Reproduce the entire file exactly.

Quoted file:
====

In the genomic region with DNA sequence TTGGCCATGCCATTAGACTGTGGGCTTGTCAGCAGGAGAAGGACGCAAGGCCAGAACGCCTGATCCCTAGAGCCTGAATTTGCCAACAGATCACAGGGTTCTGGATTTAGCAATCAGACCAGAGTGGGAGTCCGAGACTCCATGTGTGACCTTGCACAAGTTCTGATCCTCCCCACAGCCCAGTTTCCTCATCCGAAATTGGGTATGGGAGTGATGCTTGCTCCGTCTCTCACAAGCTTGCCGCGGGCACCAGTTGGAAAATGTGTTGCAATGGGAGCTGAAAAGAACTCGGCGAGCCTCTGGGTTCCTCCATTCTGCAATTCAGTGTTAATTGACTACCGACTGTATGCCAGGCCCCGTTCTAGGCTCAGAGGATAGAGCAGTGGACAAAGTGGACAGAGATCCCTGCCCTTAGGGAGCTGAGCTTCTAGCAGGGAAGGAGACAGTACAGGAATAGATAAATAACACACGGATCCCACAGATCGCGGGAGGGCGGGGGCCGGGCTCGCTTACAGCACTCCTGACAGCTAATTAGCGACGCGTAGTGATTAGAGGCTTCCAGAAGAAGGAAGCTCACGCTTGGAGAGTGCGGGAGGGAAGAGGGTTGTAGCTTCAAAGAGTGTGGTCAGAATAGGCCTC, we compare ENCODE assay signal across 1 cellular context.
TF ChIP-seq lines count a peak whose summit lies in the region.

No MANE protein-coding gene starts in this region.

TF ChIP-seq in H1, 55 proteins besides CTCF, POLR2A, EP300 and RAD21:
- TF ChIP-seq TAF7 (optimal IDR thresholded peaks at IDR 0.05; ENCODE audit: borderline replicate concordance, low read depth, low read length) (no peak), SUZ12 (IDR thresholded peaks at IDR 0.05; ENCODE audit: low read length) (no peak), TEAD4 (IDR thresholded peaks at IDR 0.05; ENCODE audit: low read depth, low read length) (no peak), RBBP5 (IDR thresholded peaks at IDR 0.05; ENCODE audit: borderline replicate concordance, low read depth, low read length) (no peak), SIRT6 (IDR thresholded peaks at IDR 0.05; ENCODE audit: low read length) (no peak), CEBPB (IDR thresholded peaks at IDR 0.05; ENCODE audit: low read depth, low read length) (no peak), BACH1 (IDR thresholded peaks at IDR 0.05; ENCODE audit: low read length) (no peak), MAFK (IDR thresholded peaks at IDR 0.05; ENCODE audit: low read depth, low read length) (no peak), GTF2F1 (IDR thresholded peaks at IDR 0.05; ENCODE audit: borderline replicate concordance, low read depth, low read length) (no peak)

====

In the genomic region with DNA sequence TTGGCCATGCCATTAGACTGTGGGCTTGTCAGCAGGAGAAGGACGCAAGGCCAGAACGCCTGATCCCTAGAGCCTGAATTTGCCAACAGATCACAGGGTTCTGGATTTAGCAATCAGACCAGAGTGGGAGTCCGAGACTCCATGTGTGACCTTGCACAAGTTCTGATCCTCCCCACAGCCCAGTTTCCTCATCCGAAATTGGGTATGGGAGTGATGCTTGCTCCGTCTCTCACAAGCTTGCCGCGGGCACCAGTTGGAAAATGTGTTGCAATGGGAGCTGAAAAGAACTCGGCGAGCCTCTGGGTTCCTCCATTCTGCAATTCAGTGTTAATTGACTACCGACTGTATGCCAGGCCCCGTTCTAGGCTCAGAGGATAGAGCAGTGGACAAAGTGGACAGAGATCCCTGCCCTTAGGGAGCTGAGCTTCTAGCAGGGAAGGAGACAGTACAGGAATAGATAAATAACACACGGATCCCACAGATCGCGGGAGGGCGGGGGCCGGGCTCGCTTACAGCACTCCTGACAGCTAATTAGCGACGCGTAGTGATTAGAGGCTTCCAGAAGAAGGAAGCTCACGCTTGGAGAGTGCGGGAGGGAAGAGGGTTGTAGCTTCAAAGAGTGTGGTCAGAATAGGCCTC, we compare ENCODE assay signal across 1 cellular context.
TF ChIP-seq lines count a peak whose summit lies in the region.

No MANE protein-coding gene starts in this region.

TF ChIP-seq in H1, 55 proteins besides CTCF, POLR2A, EP300 and RAD21:
- TF ChIP-seq TAF7 (optimal IDR thresholded peaks at IDR 0.05; ENCODE audit: borderline replicate concordance, low read depth, low read length) (no peak), SUZ12 (IDR thresholded peaks at IDR 0.05; ENCODE audit: low read length) (no peak), TEAD4 (IDR thresholded peaks at IDR 0.05; ENCODE audit: low read depth, low read length) (no peak), RBBP5 (IDR thresholded peaks at IDR 0.05; ENCODE audit: borderline replicate concordance, low read depth, low read length) (no peak), SIRT6 (IDR thresholded peaks at IDR 0.05; ENCODE audit: low read length) (no peak), CEBPB (IDR thresholded peaks at IDR 0.05; ENCODE audit: low read depth, low read length) (no peak), BACH1 (IDR thresholded peaks at IDR 0.05; ENCODE audit: low read length) (no peak), MAFK (IDR thresholded peaks at IDR 0.05; ENCODE audit: low read depth, low read length) (no peak), GTF2F1 (IDR thresholded peaks at IDR 0.05; ENCODE audit: borderline replicate concordance, low read depth, low read length) (no peak)